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J Neuroendocrinol. 2008 Nov;20(11):1270-7. doi: 10.1111/j.1365-2826.2008.01787.x. Epub 2008 Aug 22.

Oestrogen receptor alpha and beta immunoreactive cells in the suprachiasmatic nucleus of mice: distribution, sex differences and regulation by gonadal hormones.

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Department of Endocrine Neurobiology, Institute of Experimental Medicine, Budapest, Hungary.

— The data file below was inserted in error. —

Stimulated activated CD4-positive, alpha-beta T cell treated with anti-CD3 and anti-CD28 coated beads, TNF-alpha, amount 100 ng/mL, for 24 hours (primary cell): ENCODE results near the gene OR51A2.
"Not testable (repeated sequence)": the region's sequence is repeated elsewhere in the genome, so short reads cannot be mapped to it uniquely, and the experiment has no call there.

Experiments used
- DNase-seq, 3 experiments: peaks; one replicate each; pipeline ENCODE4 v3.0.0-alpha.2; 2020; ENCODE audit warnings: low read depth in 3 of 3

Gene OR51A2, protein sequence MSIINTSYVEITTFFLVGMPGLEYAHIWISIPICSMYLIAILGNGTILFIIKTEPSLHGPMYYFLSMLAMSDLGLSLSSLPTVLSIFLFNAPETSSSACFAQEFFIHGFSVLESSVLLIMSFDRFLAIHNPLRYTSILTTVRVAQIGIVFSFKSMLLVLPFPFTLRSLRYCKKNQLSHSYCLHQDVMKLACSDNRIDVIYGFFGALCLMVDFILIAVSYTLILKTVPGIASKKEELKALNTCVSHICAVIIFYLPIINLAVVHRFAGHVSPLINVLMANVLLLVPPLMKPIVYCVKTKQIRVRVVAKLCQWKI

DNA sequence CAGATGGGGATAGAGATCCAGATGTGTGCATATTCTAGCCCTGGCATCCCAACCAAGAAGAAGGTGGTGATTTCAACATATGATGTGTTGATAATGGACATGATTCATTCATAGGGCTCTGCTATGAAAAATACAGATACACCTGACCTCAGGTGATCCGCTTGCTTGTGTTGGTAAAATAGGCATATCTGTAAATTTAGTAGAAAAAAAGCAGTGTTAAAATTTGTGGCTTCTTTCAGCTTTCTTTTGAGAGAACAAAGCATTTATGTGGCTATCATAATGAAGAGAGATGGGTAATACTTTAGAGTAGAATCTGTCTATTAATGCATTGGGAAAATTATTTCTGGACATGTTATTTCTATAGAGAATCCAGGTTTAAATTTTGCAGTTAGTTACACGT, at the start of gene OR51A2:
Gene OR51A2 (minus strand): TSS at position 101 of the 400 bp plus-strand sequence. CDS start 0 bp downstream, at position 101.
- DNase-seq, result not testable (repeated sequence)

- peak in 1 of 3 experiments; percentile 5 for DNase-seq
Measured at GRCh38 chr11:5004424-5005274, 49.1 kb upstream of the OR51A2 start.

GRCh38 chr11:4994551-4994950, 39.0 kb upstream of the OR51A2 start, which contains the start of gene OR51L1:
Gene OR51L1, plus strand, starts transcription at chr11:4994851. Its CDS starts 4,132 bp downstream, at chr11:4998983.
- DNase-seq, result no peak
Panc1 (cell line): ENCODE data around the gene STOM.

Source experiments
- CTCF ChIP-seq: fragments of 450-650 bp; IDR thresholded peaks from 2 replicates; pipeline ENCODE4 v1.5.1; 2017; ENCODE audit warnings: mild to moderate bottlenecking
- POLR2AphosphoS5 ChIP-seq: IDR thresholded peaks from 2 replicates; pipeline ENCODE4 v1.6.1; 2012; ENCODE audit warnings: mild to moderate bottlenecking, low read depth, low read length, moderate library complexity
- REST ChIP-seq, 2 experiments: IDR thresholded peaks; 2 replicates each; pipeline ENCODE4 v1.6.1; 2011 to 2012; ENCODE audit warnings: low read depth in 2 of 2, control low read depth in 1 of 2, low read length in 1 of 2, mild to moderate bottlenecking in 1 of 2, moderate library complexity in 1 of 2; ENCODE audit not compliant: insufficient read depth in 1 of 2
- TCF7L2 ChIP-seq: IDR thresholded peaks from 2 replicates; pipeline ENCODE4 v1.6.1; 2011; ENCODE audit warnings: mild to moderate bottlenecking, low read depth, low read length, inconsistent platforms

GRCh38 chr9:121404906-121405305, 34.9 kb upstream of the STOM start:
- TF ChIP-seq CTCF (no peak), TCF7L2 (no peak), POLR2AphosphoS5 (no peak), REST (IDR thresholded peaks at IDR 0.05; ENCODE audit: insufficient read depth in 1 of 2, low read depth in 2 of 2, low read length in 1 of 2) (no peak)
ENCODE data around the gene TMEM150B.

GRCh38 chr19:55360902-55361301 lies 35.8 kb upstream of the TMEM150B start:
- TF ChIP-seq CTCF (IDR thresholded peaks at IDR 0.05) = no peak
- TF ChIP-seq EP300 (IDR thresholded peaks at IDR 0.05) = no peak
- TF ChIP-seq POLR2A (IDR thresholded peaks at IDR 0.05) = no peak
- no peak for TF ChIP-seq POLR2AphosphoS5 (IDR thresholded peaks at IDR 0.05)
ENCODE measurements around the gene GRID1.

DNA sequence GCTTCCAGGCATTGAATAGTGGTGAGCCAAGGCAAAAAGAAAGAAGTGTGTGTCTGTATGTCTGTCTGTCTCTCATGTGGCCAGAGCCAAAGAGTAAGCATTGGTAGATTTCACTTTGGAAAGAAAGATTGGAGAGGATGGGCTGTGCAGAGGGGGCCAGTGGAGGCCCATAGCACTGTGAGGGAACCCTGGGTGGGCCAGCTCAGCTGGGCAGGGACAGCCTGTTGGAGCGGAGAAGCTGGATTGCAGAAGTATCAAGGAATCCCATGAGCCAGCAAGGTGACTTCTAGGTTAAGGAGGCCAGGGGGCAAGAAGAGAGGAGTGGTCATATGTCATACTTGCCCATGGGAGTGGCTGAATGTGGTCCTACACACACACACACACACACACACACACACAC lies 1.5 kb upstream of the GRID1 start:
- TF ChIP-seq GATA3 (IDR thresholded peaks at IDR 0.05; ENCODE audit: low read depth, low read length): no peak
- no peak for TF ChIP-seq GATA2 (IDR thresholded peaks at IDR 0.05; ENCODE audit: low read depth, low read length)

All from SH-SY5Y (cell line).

Oestrogen regulates various aspects of circadian rhythm physiology. The presence of oestrogen receptors within the suprachiasmatic nucleus (SCN), the principal circadian oscillator, indicates that some actions of oestrogen on circadian functions may be exerted at that site. The present study analysed sex differences, topographic distribution, and neurochemical phenotype of neurones expressing the alpha and beta subtypes of oestrogen receptors (ERalpha and ERbeta) in the mouse SCN. We found that relatively few neurones in the SCN are immunoreactive (IR) for ERalpha (approximately 4.5% in females and 3% in males), but five- to six-fold more SCN neurones express ERbeta. ER-IR neurones are primarily in the shell subdivision of the nucleus and show differences between the sexes, significantly greater numbers being found in females. Treatment of male or female gonadectomised mice with oestradiol benzoate for 24 h substantially reduced the number of ERbeta-IR neurones, but not ERalpha-IR neurones. Double-labelling immunocytochemical experiments to characterise the phenotype of the oestrogen-receptive neurones showed the presence of the calcium-binding proteins calretinin or calbindin D28K in approximately 12% and 10%, respectively, of ERalpha-IR neurones. A higher proportion (approximately 38%) of ERbeta-IR neurones contains calbindin D28K; a few (approximately 2%) express calretinin or vasopressin. These double-labelled cells appear primarily in the shell subdivision of the SCN. Neither vasoactive intestinal polypeptide- nor gastrin releasing peptide-immunoreactivity was observed in ER-IR neurones. These data indicate that the primary target cells for oestrogen are in the shell subdivision of the nucleus. The sexually differentiated expression and distribution of ERalpha and ERbeta in various cell populations of the SCN suggest multiple modes of oestrogen signalling within this nucleus, which may modulate circadian functions.

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